Our knowledge about the Galilee in the Hellenistic period is extremely limited. Very few historical sources refer to this region between the Assyrian conquest in the eighth century B.C.E. and the Roman conquest in the mid-first century B.C.E. Archaeological data from the interior of the Galilee are scarce, comprising mainly of survey data or sparse finds from beneath massive Roman and Byzantine layers. In fact, the only substantial data used today to study Hellenistic Galilee come from sites outside the region or on it borders, such as Beth Shean to the south, Akko to the west and Tel Kedesh to the north—the latter belonging to the Phoenician realm. As a result, much remains unclear about key matters, such as the material culture or settlement patterns of Hellenistic Galilee. The ethnic identity of the local population—a subject of interest for nearly two centuries of modern scholarship—is also far from clear. While we have ample evidence for a dense Jewish population in the region in the Early Roman period, we do not know if and how this population relates to that of the Hellenistic period. This matter is imperative for understanding the ethnic and cultural background against which early Christianity, and, later, to a large degree rabbinic Judaism, developed in the Galilee.
The selection of Khirbet el-Eika for excavating was due to the unique advantages it presented in coping with the methodological problems we are facing. A detailed survey and the first excavation season pointed to its unique potential for research as a rich and fortified site settled only during the Hellenistic period. The excavation uncovered domestic structures, storage rooms and a small part of a fortification surrounding the site. A dramatic destruction (ca. mid-second c. B.C.E.) apparently brought about the end of its settlement, and the rich assemblages of artifacts found in the destruction layer provide an unparalleled window into the material culture of Hellenistic Galilee. The architectural remains are well-preserved and provide a unique opportunity for studying a settlement of this period. The excavations at Khirbet el-Eika can therefore present a case study for characterizing the material culture of Hellenistic Galilee and for understanding settlement pattern s and dynamics of this period.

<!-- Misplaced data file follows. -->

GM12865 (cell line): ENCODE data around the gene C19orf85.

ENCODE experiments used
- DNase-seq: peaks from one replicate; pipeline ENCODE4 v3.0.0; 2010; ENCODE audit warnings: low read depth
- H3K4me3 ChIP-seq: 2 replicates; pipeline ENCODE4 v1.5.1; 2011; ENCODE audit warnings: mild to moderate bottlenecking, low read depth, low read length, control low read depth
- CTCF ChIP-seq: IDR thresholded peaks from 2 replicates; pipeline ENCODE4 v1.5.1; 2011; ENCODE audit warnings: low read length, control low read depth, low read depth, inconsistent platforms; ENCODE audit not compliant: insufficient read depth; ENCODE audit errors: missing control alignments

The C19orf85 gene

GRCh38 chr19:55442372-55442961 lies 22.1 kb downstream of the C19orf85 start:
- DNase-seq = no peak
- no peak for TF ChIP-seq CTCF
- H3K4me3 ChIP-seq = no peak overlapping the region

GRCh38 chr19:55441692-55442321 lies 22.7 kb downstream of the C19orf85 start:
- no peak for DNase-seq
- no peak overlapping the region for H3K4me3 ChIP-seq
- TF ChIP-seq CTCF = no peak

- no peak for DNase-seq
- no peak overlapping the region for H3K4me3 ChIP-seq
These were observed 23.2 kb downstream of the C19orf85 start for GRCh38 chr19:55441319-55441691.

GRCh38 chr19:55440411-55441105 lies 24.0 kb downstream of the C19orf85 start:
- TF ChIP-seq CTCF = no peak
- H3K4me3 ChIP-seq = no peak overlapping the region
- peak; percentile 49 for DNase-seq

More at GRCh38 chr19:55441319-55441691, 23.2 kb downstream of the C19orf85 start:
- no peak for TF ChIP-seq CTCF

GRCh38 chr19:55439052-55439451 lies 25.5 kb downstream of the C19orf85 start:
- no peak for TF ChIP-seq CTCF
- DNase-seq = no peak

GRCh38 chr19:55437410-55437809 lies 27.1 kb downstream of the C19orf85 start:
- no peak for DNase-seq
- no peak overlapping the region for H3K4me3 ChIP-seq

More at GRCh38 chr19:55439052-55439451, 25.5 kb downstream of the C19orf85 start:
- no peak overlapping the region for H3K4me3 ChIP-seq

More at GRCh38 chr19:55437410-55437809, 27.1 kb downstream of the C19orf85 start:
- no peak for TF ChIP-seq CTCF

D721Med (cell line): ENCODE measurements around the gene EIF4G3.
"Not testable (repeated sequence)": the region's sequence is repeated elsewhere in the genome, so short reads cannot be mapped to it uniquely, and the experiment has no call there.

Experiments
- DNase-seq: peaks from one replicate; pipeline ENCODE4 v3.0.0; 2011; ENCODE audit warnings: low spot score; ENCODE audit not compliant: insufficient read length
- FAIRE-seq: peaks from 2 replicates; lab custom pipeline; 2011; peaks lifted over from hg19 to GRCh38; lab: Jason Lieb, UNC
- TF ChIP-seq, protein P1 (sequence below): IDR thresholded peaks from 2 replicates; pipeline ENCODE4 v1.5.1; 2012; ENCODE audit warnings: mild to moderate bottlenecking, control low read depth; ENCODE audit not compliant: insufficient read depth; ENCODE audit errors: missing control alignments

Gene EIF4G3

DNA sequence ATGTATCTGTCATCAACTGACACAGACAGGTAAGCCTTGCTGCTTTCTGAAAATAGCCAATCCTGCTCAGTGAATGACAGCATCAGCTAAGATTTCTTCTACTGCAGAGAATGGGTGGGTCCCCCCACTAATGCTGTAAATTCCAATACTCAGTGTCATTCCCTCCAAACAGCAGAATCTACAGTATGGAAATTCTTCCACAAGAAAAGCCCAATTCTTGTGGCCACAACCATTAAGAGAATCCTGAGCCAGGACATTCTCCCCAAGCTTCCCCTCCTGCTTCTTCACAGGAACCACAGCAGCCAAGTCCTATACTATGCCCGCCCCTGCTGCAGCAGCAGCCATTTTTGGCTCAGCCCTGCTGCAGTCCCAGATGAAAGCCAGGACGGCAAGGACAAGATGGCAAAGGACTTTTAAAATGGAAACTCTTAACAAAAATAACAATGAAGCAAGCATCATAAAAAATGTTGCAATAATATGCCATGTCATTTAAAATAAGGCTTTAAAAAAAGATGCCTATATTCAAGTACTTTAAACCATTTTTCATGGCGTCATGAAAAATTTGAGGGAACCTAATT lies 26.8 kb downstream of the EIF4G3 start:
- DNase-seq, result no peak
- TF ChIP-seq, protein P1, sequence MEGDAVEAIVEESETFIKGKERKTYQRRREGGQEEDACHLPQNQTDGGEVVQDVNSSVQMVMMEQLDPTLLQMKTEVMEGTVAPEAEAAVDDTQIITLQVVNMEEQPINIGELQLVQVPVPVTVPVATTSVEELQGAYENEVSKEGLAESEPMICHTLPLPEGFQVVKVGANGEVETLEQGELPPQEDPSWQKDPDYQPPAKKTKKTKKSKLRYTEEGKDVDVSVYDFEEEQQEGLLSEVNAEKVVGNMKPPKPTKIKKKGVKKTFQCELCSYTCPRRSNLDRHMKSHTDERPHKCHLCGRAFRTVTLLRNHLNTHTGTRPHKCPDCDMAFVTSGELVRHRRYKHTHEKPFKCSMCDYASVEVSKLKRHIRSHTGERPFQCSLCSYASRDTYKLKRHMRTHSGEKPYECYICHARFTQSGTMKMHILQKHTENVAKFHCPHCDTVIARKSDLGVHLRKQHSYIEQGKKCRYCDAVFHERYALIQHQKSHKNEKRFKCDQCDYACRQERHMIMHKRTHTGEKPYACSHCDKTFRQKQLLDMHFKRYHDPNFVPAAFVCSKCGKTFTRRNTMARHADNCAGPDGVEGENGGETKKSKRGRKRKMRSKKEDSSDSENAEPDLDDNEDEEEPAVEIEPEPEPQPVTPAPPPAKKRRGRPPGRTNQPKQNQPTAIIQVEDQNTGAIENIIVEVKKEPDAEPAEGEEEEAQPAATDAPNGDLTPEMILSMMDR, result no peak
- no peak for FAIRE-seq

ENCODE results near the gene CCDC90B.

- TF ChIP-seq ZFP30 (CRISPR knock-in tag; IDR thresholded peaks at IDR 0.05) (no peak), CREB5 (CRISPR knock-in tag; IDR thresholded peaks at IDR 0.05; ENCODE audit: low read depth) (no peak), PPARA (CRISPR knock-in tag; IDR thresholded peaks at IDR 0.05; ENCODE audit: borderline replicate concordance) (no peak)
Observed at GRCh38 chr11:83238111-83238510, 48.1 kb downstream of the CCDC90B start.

Kh. el-Eika is situated on a high isolated mountain overlooking the Arbel Valley and the ancient route that led from the Sea of Galilee (4.3 miles) to central Galilee and from there to the Mediterranean coast (25 miles). A large spring is located at the base of the hill and large stretches of agricultural lands lie beneath the site. The location of the site and its topographic and fortified nature may indicate the site had some administrative role of controlling the surrounding agricultural production.
Further excavations are currently planned for the summers of 2018 and will deal with all aspects of the site and its surroundings: private and public architecture, the fortification, agricultural installations, water sources, etc. Special research emphasis will be on commercial connections; detecting the ethnic and religious identity of the inhabitants; and understanding the historical context of the sites’ destruction.
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Uzi Leibner directs the Khirbet el-Eika excavation as part of a larger project entitled “Hellenistic Galilee.” He is senior lecturer in the Institute of Archaeology at the Hebrew University of Jerusalem. His research focuses on ancient Galilee, rural settlements and ancient synagogues. In 2009, Dr. Leibner published Settlement and History in Hellenistic, Roman and Byzantine Galilee (Mohr Siebeck).